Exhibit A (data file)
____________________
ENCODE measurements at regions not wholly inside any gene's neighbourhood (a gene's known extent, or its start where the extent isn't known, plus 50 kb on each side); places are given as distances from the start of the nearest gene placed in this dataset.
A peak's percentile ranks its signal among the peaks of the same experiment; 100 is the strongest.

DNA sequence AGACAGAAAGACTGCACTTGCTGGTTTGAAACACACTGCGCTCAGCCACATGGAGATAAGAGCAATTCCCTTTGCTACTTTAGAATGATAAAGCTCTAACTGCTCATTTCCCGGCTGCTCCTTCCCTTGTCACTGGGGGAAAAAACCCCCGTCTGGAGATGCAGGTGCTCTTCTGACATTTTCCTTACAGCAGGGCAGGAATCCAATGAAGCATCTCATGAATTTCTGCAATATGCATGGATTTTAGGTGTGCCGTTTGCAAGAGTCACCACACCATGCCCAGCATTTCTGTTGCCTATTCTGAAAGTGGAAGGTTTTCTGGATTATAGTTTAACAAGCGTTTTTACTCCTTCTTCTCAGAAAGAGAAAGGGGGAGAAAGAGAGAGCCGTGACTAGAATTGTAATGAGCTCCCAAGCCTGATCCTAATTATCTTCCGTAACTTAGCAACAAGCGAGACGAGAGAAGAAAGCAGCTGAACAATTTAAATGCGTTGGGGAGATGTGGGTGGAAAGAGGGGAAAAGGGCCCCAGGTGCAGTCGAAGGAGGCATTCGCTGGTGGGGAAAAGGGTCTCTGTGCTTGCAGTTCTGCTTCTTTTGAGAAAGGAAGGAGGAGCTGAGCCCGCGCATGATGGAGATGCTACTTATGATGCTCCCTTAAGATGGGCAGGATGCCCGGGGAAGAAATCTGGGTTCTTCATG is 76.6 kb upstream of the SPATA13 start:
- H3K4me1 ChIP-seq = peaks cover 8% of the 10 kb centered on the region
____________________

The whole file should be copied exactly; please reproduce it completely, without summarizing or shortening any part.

ENCODE measurements at regions not wholly inside any gene's neighbourhood (a gene's known extent, or its start where the extent isn't known, plus 50 kb on each side); places are given as distances from the start of the nearest gene placed in this dataset.
A peak's percentile ranks its signal among the peaks of the same experiment; 100 is the strongest.

DNA sequence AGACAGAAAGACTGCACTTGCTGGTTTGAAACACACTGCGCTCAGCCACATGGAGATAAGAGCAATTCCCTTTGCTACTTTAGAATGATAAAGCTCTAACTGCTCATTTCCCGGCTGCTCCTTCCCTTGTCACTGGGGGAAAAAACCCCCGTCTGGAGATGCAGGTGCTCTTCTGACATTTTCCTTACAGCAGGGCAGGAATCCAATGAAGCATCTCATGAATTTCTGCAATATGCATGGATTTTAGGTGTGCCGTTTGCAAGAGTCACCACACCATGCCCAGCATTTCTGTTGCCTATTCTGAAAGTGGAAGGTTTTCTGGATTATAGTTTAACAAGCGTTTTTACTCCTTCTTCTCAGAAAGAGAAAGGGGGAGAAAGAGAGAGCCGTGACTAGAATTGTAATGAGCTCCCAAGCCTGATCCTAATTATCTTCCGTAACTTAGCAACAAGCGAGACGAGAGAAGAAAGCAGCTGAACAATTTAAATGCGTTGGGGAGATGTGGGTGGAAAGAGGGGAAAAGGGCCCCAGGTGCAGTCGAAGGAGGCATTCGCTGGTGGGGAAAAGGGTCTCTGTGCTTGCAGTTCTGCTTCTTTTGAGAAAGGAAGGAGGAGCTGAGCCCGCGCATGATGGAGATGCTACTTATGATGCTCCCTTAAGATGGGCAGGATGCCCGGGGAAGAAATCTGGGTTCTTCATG is 76.6 kb upstream of the SPATA13 start:
- H3K4me1 ChIP-seq = peaks cover 8% of the 10 kb centered on the region